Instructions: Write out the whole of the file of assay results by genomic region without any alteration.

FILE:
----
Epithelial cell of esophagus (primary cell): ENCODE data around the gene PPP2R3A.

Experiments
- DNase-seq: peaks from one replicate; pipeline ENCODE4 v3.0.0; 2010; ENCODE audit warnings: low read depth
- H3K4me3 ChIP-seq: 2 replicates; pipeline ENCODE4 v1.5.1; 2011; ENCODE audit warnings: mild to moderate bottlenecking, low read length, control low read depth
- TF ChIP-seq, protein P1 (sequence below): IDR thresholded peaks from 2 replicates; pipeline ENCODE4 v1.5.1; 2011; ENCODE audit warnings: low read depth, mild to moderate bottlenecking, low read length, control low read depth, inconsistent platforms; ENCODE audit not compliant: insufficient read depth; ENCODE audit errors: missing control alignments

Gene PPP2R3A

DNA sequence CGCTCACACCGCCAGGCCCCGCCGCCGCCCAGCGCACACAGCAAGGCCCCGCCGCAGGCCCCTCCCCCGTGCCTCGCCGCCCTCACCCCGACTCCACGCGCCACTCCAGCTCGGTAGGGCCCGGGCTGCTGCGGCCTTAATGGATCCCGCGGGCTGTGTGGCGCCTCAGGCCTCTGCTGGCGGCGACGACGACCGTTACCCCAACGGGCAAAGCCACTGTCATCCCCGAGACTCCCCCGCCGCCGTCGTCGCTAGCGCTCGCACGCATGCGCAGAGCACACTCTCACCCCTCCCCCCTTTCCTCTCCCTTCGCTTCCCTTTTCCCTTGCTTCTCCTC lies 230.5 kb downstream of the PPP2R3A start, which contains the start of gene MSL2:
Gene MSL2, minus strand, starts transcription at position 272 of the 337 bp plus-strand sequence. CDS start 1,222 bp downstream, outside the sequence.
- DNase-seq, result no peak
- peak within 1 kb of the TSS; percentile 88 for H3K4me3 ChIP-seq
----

Epithelial cell of esophagus (primary cell): ENCODE data around the gene PPP2R3A.

Experiments
- DNase-seq: peaks from one replicate; pipeline ENCODE4 v3.0.0; 2010; ENCODE audit warnings: low read depth
- H3K4me3 ChIP-seq: 2 replicates; pipeline ENCODE4 v1.5.1; 2011; ENCODE audit warnings: mild to moderate bottlenecking, low read length, control low read depth
- TF ChIP-seq, protein P1 (sequence below): IDR thresholded peaks from 2 replicates; pipeline ENCODE4 v1.5.1; 2011; ENCODE audit warnings: low read depth, mild to moderate bottlenecking, low read length, control low read depth, inconsistent platforms; ENCODE audit not compliant: insufficient read depth; ENCODE audit errors: missing control alignments

Gene PPP2R3A

DNA sequence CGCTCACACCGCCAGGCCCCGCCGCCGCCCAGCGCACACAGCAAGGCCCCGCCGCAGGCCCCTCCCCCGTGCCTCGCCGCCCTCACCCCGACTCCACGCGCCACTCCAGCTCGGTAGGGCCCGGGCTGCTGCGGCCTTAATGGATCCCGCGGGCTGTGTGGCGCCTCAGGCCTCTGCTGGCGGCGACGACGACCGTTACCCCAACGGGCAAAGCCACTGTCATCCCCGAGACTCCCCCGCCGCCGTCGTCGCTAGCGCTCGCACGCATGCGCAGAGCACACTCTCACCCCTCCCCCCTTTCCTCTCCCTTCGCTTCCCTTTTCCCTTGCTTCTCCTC lies 230.5 kb downstream of the PPP2R3A start, which contains the start of gene MSL2:
Gene MSL2, minus strand, starts transcription at position 272 of the 337 bp plus-strand sequence. CDS start 1,222 bp downstream, outside the sequence.
- DNase-seq, result no peak
- peak within 1 kb of the TSS; percentile 88 for H3K4me3 ChIP-seq